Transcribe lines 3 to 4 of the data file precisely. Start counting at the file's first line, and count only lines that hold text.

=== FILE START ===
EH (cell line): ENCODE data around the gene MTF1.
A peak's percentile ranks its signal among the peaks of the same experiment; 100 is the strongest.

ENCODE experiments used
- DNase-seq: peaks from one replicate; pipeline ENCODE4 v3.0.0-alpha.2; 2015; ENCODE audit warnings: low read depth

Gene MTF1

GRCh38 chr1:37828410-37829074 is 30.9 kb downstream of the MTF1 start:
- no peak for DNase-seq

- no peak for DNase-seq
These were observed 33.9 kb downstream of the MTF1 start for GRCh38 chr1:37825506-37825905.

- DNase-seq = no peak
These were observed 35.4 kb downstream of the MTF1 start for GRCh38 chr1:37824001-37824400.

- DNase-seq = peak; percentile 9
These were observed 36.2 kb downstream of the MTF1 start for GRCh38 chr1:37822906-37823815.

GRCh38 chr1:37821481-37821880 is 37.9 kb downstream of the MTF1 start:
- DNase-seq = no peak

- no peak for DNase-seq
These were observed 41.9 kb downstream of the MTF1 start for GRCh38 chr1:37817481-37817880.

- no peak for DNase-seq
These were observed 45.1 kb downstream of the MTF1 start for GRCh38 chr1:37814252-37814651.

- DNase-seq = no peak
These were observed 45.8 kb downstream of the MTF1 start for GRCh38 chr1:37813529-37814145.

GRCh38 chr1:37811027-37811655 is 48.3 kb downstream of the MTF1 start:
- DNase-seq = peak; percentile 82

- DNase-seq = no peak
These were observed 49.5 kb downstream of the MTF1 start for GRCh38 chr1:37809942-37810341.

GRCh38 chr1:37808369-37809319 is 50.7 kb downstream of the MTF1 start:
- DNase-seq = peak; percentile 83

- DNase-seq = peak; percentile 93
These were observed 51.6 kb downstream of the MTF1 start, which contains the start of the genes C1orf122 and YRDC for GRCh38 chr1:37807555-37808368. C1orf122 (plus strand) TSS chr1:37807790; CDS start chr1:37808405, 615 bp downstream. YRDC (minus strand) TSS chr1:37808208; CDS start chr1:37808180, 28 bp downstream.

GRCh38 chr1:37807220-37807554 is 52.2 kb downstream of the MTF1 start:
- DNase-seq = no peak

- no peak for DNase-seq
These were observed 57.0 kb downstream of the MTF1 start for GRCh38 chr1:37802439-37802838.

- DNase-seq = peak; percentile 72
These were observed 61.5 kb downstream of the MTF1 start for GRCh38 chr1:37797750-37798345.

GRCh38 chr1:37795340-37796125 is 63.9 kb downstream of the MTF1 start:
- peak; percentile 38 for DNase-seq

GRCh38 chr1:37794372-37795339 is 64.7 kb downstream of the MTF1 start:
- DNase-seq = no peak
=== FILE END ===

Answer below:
ENCODE experiments used
- DNase-seq: peaks from one replicate; pipeline ENCODE4 v3.0.0-alpha.2; 2015; ENCODE audit warnings: low read depth